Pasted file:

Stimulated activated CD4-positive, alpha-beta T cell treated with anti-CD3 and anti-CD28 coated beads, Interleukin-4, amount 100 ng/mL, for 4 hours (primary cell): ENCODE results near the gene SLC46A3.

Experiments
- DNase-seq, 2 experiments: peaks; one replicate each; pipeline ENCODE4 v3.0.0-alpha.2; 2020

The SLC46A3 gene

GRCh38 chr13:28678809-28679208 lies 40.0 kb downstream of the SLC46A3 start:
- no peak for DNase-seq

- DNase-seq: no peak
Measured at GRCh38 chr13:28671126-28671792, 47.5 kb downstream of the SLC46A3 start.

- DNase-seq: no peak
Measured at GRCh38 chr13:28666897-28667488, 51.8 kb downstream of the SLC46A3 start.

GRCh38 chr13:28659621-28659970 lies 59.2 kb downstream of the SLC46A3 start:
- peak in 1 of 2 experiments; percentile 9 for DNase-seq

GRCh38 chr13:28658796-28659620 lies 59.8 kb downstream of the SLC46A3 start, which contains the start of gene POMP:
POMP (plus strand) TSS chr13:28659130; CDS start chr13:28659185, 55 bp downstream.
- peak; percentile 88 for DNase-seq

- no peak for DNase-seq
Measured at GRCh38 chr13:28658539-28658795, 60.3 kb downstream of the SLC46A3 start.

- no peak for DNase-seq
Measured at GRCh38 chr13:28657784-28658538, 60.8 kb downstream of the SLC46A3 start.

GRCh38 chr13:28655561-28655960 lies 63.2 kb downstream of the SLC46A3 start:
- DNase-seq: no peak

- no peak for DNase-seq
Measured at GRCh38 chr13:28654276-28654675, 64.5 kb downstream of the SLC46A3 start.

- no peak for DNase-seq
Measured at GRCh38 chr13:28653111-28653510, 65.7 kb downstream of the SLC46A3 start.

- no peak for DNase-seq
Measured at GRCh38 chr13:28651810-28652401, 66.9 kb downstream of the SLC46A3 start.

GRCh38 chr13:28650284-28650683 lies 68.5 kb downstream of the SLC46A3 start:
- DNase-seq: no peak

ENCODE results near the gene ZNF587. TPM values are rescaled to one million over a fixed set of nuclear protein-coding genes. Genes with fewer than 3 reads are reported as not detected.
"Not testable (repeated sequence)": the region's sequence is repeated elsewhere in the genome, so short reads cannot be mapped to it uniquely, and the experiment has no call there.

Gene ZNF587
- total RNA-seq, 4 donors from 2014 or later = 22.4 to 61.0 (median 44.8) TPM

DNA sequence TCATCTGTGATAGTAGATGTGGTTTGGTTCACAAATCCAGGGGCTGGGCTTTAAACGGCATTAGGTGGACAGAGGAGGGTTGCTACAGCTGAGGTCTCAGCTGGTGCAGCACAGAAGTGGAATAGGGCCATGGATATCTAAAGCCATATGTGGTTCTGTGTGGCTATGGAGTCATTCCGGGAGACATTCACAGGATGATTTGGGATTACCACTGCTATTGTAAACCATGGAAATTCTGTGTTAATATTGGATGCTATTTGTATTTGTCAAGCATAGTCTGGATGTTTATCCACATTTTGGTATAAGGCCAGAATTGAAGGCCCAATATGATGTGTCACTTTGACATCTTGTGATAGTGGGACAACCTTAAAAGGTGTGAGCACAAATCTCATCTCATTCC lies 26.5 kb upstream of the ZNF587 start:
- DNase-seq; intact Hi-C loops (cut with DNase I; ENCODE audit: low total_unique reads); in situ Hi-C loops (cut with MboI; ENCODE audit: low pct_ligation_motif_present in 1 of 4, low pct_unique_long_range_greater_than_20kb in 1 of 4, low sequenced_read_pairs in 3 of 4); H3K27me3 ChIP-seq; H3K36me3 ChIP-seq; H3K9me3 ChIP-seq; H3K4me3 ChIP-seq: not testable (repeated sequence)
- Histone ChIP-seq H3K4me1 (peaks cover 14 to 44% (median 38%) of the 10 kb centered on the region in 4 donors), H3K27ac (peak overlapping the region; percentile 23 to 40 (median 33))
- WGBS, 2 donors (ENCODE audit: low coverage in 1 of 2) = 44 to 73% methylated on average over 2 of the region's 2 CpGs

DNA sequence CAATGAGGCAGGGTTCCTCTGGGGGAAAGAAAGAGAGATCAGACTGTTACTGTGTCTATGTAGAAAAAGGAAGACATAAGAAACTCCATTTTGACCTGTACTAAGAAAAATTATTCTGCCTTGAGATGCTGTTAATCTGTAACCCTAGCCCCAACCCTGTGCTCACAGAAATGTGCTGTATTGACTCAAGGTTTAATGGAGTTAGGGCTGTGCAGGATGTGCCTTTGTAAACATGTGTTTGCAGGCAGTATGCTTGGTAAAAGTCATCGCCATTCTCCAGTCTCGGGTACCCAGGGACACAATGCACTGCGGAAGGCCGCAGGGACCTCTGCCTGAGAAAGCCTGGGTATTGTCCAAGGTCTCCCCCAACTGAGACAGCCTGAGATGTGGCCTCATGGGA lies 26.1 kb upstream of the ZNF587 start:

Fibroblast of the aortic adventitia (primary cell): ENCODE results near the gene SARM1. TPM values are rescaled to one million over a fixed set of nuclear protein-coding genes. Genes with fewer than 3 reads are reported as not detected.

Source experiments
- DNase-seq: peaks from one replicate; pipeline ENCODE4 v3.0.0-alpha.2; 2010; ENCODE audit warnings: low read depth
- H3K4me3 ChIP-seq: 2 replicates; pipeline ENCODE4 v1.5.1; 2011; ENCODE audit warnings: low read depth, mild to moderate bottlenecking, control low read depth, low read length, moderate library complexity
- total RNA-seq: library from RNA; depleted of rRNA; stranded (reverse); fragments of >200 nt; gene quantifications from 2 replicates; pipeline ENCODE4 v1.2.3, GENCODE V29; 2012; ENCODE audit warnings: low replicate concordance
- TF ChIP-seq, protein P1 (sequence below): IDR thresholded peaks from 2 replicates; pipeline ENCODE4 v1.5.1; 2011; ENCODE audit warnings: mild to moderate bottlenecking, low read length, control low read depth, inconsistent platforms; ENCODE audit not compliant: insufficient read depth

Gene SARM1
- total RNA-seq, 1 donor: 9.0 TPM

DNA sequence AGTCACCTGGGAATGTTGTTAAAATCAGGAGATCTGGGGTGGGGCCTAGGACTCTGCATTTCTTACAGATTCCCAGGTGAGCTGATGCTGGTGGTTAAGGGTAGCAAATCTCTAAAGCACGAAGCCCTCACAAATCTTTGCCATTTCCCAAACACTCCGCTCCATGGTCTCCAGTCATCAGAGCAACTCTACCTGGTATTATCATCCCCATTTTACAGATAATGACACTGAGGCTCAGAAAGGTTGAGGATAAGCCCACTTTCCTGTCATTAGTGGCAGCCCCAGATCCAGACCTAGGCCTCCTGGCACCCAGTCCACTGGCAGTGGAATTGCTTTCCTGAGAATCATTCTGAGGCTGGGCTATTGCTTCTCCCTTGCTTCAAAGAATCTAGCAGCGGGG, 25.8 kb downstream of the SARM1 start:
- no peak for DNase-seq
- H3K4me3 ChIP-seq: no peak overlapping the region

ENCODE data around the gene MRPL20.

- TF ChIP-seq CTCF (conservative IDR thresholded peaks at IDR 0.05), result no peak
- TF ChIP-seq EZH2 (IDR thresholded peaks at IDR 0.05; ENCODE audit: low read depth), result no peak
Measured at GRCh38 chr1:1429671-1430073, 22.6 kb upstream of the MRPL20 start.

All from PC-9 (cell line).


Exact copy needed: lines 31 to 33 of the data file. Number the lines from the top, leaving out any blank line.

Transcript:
"Not testable (repeated sequence)": the region's sequence is repeated elsewhere in the genome, so short reads cannot be mapped to it uniquely, and the experiment has no call there.

Gene ZNF587
- total RNA-seq, 4 donors from 2014 or later = 22.4 to 61.0 (median 44.8) TPM